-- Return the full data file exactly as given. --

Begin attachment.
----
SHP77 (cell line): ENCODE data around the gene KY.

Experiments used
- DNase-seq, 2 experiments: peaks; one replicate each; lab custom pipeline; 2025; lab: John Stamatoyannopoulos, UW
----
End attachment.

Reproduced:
SHP77 (cell line): ENCODE data around the gene KY.

Experiments used
- DNase-seq, 2 experiments: peaks; one replicate each; lab custom pipeline; 2025; lab: John Stamatoyannopoulos, UW